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Domestic Violence Cases: What Is the Difference between Criminal and Family Courts?

It is essential to remember domestic violence is viewed as a criminal offence according to the Criminal Code of Canada. However, in certain situations, there are times when domestic violence cases can intersect across both criminal and family courts.

How Criminal Courts Address Domestic Violence

Criminal courts prosecute those accused of domestic violence as a criminal offence. When a victim files a formal complaint with the police, they are duty bound to fully investigate the claim. Initially, they make take the suspect into custody if they believe the victim’s claim is valid.

Once a formal complaint has been filed, the victim no longer has the ability to drop the charges. Sometimes victims feel remorse afterwards and believe that if they do not drop the chargers they will only make their domestic situation worse. Yet, the Crown’s objective is to ensure the accused is held accountable for their actions.

If one is convicted and found guilty of domestic assault in a criminal court, they can be sentenced to jail. The offence is also recorded on their criminal record. Furthermore, the court can issue a peace bond, which could prevent the accused from returning home or having contact with the victim, as well as any minor children the couple shares.

How Family Courts Address Domestic Violence

In family courts, domestic violence is not viewed as punishable crime. Rather the objective of family courts is to resolve various matters of disputes between the two parties in areas such as:

  • Separation and Divorce
  • Child Custody and Access
  • Child Support
  • Spousal Support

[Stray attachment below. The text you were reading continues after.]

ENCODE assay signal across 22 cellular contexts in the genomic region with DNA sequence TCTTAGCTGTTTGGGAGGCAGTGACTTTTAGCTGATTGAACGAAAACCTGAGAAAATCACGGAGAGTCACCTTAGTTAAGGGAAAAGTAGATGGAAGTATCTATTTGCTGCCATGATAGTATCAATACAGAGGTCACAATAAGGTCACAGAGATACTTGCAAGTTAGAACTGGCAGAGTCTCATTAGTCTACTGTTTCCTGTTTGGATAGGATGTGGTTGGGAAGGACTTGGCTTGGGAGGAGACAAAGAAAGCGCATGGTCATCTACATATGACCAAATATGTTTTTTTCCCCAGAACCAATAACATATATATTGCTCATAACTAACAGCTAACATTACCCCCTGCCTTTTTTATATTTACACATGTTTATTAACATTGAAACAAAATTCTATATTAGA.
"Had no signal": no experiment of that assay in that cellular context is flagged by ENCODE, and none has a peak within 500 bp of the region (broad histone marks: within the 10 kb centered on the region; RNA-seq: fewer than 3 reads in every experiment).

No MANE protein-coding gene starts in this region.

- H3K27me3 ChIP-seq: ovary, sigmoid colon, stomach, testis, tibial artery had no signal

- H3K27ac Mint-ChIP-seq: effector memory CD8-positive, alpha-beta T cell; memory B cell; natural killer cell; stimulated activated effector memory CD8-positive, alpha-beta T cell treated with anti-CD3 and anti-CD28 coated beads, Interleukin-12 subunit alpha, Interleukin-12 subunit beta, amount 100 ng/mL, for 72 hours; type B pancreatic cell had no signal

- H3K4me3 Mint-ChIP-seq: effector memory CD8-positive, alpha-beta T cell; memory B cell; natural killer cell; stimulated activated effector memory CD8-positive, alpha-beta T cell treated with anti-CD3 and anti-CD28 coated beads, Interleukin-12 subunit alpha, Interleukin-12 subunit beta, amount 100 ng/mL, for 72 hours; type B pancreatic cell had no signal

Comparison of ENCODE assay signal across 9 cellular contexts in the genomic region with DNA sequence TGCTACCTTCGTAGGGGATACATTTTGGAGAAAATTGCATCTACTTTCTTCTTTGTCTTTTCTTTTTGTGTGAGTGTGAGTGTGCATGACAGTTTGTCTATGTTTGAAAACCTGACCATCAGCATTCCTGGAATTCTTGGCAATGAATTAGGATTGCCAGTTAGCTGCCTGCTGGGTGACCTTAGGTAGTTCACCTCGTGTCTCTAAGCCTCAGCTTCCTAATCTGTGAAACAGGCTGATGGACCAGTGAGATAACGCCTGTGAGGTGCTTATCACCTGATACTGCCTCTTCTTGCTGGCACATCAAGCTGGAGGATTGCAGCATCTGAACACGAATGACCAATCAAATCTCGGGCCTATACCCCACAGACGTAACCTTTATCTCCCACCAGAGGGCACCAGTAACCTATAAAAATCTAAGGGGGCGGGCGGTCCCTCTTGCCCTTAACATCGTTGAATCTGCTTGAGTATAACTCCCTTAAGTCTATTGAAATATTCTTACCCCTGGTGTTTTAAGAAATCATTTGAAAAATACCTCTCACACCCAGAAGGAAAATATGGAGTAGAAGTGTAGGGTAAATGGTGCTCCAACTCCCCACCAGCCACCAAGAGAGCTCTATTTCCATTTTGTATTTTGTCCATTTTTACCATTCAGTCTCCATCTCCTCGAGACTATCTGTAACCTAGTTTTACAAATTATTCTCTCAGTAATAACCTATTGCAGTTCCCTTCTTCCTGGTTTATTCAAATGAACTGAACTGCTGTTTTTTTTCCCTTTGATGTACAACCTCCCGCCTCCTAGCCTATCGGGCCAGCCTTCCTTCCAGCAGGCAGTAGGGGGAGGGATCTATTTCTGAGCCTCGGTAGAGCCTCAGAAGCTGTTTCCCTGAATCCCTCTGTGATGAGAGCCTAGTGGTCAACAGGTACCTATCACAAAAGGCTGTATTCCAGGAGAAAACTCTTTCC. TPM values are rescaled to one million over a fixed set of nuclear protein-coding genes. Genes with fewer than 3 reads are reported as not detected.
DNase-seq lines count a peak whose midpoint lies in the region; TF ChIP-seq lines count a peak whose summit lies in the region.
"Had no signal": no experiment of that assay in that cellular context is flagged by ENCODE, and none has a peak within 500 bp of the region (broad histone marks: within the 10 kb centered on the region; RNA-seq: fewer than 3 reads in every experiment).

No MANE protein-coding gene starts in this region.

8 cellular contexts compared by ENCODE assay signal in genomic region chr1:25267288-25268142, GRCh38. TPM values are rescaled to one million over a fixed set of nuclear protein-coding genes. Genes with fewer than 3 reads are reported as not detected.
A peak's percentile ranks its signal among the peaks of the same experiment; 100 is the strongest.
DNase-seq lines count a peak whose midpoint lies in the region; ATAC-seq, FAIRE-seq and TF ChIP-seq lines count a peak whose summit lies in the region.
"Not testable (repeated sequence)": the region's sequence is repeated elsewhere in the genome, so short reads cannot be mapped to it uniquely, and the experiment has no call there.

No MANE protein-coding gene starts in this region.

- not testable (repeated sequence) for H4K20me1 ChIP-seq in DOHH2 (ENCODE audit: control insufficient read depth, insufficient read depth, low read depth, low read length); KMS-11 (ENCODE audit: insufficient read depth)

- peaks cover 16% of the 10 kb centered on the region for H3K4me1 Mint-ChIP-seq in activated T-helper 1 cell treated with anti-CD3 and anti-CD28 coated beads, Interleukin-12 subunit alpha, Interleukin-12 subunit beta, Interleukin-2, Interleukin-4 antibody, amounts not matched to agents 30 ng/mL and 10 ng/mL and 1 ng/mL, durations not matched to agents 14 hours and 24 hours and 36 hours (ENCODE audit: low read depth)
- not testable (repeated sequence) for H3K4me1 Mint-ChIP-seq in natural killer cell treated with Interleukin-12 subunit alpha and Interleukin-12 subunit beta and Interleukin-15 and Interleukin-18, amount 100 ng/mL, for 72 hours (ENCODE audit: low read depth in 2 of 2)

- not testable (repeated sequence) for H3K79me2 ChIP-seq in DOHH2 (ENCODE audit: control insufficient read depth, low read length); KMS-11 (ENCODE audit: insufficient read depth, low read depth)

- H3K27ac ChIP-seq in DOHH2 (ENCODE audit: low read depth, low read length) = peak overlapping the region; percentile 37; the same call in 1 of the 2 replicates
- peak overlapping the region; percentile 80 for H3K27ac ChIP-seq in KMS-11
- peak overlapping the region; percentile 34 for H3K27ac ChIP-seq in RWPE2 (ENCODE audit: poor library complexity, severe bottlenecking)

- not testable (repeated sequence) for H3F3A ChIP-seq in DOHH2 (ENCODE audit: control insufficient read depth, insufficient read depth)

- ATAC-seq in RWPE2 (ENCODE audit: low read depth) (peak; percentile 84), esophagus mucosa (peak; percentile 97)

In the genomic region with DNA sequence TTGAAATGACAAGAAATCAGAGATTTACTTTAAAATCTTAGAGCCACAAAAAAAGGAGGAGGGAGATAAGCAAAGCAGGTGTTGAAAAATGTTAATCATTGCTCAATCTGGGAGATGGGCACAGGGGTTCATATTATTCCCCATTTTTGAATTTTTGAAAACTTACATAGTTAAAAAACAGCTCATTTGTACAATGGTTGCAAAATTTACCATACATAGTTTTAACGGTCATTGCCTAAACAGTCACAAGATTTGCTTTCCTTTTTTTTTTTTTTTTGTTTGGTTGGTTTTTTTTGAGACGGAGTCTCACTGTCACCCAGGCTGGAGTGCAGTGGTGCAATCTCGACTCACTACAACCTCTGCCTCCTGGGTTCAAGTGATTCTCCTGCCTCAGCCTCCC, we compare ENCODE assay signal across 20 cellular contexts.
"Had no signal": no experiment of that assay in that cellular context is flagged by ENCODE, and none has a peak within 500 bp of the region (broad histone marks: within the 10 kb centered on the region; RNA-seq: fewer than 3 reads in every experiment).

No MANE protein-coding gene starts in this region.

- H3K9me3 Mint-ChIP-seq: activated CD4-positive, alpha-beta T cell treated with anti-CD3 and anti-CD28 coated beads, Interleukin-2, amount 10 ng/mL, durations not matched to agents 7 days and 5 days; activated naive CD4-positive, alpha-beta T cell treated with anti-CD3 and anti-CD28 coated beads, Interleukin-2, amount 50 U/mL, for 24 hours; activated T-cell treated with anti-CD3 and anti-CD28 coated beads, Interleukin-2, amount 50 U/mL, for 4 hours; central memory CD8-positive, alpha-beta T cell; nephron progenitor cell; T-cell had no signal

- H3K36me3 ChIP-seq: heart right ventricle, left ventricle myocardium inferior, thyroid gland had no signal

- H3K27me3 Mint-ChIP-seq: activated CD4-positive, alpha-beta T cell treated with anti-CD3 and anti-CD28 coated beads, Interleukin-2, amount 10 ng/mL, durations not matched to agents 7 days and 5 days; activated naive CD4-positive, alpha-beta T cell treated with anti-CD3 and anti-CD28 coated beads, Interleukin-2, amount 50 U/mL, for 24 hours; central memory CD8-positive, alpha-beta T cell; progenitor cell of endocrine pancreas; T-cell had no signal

• Divisions of Martial Property
  • Modifications of Existing Family Court Orders

If domestic violence is a contention for a divorce proceeding, yet the victim has not filed formal criminal charges, then family courts are limited in what they can do. The victim can apply for a restraining order and if issued, gain protections from the accused. Although, this is really the only remedy family courts can offer for victims of domestic violence.

What Happens When There Is an Existing Divorce Proceeding?

In cases where the party has already filed for divorce, and the victim has filed a formal complaint of domestic violence with the police, then family courts can take into account the outcome of the criminal proceedings.

For instance, pending the outcome of criminal proceeding, and if the suspect is convicted and found guilty of the criminal offence, family courts can alter existing child custody and access agreements. They may view make the victim the sole custodial parent, could suspend visitation schedules, or alter those where visitation must be supervised.

As you can see, domestic violence cases can be complex and complicated if they involve both criminal and family courts. If you have been formally charged with domestic violence by the police or Crown, you need assistance defending against the charges from Toronto criminal defence lawyer, Jeff Hershberg. Call my office at 416-428-7360 for a consultation today.